Hippocrates' anatomical knowledge was rather scant, but this is compensated for by his profound insights into human physiology and the soundness of his reasoning.  But even so, his surgical techniques for dislocations of the hip and jaw were unsurpassed until the nineteenth century.

In therapeutics, Hippocrates saw the physician as the servant and facilitator of Nature.  All medical treatment was aimed at enabling the natural resistance of the organism to prevail and overcome the disease, to bring about recovery.

In the treatments he prescribed, Hippocrates was very sensible, pragmatic and flexible in his approach, favoring conservatism and moderation over radical or extreme measures.  Bloodletting, which was much abused at other times in medicine's history, was used only rarely by Hippocrates, and even then, only applied conservatively.

Hippocrates placed great emphasis on strengthening and building up the body's inherent resistance to disease.  For this, he prescribed diet, gymnastics, exercise, massage, hydrotherapy and sea bathing.

Hippocrates was a great believer in dietary measures in the treatment of disease.  He prescribed a very slender, light diet during the crisis stage of an acute illness, and a liquid diet during the treatment of fevers and wounds.  

Hippocratic medicine was constitutionally based, so its approach to diagnosis and treatment was quite flexible.  As a holistic healing system, Hippocratic medicine treated the patient, and not just the disease.

Hippocrates was the first physician to systematically classify diseases based on points of similarity and contrast between them.  He virtually originated the disciplines of etiology and pathology.  By systematically classifying diseases, Hippocrates placed their diagnosis and treatment on a sounder footing.

The Hippocratic Corpus

The Hippocratic Corpus is a collection of over 60 works.  Although all of them are attributed to Hippocrates, the Corpus is of a heterogenous character, and many, if not most, of its works may actually have been written by his students.
Still, we can be fairly certain that Hippocrates actually did author many books in the Corpus, including many original, groundbreaking works.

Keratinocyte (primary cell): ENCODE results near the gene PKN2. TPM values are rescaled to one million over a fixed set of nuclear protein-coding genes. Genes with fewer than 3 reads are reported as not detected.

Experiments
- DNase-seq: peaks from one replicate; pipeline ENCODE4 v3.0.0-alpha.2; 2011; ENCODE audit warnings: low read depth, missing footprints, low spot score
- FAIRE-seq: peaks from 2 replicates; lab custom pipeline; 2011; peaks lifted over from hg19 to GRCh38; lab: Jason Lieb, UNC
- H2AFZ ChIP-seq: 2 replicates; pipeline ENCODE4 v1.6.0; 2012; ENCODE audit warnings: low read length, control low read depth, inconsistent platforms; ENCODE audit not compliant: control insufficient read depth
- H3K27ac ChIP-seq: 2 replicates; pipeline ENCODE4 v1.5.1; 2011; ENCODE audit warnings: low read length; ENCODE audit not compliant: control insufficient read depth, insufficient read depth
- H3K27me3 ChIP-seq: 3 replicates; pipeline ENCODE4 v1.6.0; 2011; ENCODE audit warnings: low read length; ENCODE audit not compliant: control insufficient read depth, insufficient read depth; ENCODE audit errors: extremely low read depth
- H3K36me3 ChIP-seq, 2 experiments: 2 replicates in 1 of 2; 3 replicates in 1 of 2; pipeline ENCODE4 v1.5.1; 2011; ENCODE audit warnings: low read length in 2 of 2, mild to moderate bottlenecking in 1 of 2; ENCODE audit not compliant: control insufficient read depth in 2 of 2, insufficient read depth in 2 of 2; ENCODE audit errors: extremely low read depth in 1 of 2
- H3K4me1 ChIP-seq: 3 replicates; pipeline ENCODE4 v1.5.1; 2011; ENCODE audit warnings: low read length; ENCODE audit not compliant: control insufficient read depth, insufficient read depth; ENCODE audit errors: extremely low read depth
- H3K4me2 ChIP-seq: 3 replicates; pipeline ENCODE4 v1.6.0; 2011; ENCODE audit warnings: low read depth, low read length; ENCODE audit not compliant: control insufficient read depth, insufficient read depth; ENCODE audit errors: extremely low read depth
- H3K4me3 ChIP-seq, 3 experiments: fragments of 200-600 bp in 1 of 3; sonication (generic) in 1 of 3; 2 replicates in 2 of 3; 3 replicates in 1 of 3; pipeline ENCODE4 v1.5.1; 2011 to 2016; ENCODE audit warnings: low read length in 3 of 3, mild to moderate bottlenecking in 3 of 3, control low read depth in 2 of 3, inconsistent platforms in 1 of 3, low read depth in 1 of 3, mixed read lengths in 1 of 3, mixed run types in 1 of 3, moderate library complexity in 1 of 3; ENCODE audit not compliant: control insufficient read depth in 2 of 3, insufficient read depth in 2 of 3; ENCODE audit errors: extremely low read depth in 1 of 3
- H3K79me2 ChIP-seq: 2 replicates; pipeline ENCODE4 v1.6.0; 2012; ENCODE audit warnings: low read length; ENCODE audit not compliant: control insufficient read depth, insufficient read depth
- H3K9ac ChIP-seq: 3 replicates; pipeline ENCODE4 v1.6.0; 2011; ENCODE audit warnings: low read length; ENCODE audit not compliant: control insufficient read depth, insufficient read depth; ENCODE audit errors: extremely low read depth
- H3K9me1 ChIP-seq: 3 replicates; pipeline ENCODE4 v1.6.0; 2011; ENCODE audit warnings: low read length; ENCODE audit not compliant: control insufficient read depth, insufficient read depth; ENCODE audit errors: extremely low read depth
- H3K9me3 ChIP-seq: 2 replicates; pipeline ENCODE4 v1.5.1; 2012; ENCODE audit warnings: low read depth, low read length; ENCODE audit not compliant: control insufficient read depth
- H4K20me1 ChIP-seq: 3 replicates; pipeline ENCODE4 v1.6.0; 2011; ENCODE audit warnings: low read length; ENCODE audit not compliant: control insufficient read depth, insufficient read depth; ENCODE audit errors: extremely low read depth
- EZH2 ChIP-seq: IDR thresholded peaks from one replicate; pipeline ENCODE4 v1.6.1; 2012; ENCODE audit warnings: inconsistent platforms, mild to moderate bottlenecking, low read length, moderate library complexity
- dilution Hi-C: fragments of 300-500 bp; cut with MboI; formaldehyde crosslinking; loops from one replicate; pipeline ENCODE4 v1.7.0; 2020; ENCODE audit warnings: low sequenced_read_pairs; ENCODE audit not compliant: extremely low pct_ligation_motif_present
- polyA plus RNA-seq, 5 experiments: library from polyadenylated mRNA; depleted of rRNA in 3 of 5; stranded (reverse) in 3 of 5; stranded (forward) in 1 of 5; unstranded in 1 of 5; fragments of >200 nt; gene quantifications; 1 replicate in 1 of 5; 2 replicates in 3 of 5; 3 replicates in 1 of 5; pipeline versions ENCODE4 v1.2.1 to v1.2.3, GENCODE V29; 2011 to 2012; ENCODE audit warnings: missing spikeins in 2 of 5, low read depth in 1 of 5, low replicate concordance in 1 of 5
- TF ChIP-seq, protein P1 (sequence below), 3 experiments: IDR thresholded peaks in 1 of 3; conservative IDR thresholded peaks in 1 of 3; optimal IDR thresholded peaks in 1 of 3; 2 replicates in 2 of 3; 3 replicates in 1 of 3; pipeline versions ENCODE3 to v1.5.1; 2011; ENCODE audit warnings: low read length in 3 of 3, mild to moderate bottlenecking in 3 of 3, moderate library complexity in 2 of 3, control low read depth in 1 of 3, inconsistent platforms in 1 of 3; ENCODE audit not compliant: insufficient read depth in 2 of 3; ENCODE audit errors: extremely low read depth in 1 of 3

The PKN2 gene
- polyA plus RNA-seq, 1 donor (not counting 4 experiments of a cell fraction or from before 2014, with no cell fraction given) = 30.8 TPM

These include:
Airs, Waters and Places - the first major work on medical meteorology, climatology, geography and anthropology.
Aphorisms - a collection of wise, pithy sayings giving advice on practical matters of diet, prognosis and therapeutics.
Ancient Medicine - a defense of the empirical study of medicine against one biased by preliminary axioms and assumptions.  Also deals with the Four Humors.

The Legacy of Hippocrates

Hippocrates was the personification of the ideal physician - wise, caring, compassionate, and honest.  His Hippocratic Oath, which set high ethical standards for the practice of medicine, is his most remembered achievement.  His exemplary life has been a constant and enduring source of inspiration for doctors and healers down through the ages.

The Hippocratic Oath

Contrary to popular myth, the phrase "First do no harm" (Latin: Primum non nocere)) is not part of the Hippocratic oath. Strictly speaking, the phrase does not appear in the oath, though an equivalent phrase is in Epidemics, Book I, of the Hippocratic school: "Practise two things in your dealings with disease: either help or do not harm the patient".  The exact phrase may have originated with the 19th-century surgeon Thomas Inman.

There were several modifications to the oath, with a significant revision in 1948 by the World Medical Association (WMA) called the Declaration of Geneva.  During post World War II and immediately after its foundation, the WMA showed concern over the state of medical ethics in general and over the world. The WMA took up the responsibility for setting ethical guidelines for the world physicians. It noted that in those years the custom of medical schools to administer an oath to its doctors upon graduation or receiving a license to practice medicine had fallen into disuse or become a mere formality". In Germany during the Third Reich, medical students did not take the Hippocratic Oath, although they knew the ethic of "nil nocere" - do no harm.

In the 1960s, the Hippocratic Oath was changed to require "utmost respect for human life from its beginning", making it a more secular obligation, not to be taken in the presence of God or any gods, but before only other people. When Louis Lasanga, Academic Dean of the School of Medicine at Tufts University, rewrote the Oath in 1964, omitted the prayer, and that version has been widely accepted and is still in use today by many medical schools.